One in five local authorities in the UK has seen a rise in coronavirus case rates in the last week, the Health Secretary has revealed.
The public were urged not to ‘wreck it now’ as new data showed that despite promising vaccination figures, other data still showed a ‘stark picture’.
Matt Hancock told the public to ‘stick at’ following the lockdown restrictions and other social distancing measures as he warned of the rising rates in 20% of places.
Maps were used to illustrate the problem, with areas coloured in purple having rising rates, increasing in line with the darkness of the shading.
The Health Secretary told the Downing Street press conference the number of cases in England is down to one in 145 people but the rate of decline is ‘slowing’.
He said the rate of hospital admissions and deaths are still ‘far too high’, and added: ‘This stark picture shows that this isn’t over yet, the stay at home rules are still in place for a reason.’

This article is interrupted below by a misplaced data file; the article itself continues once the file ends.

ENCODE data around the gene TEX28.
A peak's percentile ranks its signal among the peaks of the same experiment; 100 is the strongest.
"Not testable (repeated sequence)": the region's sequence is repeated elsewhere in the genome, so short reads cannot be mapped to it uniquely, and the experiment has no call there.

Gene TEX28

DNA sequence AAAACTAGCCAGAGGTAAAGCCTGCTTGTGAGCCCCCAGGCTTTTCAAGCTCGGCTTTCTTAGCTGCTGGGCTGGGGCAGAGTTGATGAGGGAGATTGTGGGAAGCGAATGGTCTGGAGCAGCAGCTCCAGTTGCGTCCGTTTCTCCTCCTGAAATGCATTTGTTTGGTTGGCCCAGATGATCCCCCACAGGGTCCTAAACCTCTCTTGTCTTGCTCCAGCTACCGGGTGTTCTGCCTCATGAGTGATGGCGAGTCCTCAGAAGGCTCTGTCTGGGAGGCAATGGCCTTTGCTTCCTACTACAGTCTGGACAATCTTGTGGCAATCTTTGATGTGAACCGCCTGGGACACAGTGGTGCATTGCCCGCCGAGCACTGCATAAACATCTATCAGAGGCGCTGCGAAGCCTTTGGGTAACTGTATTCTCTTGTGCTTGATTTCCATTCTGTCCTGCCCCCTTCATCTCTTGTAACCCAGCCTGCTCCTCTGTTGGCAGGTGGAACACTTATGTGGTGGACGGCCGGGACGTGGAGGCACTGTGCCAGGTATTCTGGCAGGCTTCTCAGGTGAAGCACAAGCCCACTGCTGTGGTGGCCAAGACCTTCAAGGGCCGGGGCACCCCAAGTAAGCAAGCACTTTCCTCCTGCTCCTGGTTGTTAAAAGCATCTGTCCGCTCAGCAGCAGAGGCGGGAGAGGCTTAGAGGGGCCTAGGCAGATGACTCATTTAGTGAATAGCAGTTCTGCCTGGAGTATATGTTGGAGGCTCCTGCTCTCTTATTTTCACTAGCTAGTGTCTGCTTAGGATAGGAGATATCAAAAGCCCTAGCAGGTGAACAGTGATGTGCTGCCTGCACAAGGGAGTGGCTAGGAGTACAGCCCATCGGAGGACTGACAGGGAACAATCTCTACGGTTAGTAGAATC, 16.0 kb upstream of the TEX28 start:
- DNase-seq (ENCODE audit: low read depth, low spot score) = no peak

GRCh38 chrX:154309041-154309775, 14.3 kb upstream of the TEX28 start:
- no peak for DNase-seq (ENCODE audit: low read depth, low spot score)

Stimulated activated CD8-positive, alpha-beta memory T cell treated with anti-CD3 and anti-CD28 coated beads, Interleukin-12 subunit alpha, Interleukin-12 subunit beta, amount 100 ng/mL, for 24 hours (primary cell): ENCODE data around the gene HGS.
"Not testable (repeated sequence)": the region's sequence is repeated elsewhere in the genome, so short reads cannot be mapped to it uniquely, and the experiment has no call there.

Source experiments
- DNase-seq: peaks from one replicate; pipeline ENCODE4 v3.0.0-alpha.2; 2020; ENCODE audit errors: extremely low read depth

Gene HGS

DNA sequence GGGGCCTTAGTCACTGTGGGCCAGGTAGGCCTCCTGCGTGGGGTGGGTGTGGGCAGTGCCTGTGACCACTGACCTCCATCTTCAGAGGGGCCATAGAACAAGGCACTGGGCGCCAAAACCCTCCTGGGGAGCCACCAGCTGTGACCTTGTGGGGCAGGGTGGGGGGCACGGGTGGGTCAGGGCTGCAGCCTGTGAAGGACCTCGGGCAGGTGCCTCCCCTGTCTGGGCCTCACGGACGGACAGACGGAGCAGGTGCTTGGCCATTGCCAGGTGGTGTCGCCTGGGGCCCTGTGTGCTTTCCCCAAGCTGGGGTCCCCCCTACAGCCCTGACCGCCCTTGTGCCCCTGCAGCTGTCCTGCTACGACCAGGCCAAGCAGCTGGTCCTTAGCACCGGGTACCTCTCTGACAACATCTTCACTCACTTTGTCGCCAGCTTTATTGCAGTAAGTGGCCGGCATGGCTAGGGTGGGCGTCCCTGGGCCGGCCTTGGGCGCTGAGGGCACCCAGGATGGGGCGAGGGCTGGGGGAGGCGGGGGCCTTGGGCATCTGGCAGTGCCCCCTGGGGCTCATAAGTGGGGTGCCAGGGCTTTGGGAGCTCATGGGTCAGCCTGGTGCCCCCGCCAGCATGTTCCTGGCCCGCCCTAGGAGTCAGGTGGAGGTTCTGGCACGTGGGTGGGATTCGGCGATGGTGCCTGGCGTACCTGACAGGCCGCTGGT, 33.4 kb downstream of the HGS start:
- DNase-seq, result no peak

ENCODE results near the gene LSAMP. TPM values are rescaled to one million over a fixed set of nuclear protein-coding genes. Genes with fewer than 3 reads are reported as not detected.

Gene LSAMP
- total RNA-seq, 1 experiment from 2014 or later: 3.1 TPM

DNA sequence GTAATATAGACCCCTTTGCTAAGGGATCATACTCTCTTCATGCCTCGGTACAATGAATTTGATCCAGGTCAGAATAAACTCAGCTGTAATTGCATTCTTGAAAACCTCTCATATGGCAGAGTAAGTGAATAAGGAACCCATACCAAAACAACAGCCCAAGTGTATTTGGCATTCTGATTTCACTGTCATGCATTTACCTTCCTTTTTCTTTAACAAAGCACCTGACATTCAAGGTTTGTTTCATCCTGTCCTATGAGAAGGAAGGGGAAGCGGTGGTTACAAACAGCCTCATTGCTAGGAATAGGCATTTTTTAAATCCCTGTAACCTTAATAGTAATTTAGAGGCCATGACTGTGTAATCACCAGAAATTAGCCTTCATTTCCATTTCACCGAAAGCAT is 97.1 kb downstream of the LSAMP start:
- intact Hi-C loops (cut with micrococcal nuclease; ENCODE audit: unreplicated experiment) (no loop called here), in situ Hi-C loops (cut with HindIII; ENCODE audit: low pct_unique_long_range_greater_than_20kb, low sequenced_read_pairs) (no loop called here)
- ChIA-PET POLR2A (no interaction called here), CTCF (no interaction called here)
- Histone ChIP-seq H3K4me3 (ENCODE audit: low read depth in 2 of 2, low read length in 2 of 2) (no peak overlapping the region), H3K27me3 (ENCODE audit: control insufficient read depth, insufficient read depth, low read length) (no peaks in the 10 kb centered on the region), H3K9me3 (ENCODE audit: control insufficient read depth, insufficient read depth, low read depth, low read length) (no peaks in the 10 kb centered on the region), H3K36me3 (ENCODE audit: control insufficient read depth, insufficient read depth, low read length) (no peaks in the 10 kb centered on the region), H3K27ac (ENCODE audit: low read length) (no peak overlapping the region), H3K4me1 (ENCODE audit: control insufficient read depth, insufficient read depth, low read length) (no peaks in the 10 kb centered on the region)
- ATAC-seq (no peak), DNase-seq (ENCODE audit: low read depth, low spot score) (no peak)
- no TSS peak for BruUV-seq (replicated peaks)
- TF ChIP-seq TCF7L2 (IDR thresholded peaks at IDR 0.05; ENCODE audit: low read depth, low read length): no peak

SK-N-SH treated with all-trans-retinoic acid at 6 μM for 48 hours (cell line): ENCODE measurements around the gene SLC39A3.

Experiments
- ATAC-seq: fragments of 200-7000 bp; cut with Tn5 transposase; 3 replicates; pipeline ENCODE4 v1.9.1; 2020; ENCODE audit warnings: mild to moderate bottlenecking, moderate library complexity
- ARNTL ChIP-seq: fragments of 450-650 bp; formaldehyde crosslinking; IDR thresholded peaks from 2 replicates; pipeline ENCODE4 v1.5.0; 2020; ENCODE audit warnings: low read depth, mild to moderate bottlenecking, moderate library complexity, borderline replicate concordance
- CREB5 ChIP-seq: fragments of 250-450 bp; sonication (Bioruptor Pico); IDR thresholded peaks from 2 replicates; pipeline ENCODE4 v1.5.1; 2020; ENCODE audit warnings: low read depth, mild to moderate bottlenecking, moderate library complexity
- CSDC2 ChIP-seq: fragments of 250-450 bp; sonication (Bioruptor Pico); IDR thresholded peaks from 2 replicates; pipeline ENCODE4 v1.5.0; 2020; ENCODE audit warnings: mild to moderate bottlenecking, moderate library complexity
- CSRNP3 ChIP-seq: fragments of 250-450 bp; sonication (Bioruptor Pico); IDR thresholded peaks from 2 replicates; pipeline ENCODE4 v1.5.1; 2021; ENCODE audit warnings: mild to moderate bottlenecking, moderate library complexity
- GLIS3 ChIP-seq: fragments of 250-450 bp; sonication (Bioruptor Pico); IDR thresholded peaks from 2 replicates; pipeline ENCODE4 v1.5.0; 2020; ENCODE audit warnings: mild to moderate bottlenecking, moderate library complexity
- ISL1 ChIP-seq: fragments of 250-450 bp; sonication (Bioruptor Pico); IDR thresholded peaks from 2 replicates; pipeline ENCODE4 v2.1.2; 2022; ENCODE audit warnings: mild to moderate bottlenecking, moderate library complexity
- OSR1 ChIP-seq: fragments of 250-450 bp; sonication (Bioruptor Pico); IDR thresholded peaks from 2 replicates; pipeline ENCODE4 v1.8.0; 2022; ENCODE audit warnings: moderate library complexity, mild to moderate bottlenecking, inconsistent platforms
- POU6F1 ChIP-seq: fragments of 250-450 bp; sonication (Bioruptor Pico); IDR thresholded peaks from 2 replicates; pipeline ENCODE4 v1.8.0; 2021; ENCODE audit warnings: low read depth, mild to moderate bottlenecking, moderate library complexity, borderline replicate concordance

Brits were warned this isn’t over yet by England’s deputy chief medical officer, Professor Jonathan Van-Tam.
He compared the situation to being 3-0 up in a football match ‘and thinking “we can’t possibly lose this now” – but how many times have you seen the other side take it 4-3?’
Another map used in the briefing showed a variety of hot spots spread across the country, with parts of the Midlands, Scotland and Northern Ireland highlighted by Professor Van-Tam as ‘burning quite hot’.
He added: ‘Although it is generally good news, I’m afraid it is better news in some places than it is others.
‘I’m afraid there are quite a few of them and that does show that in some parts of the UK case rates are changing albeit slowly but in the wrong direction.
‘This is not a good sign and reinforces the fact that I’m afraid this battle at the moment is not won.’
He urged Brits: ‘Do not wreck this now. It is too early to relax. Just continue to maintain discipline and hang on just a few more months.’
It comes as the latest figures showed that more than 19 million people have now had a first jab in the UK, with roughly 750,000 second doses also being given out.
Though he declared himself ‘upbeat’ about the progress, Professor Van-Tam warned that by his calculations some 40 million jabs were still needed to vaccinate everyone.
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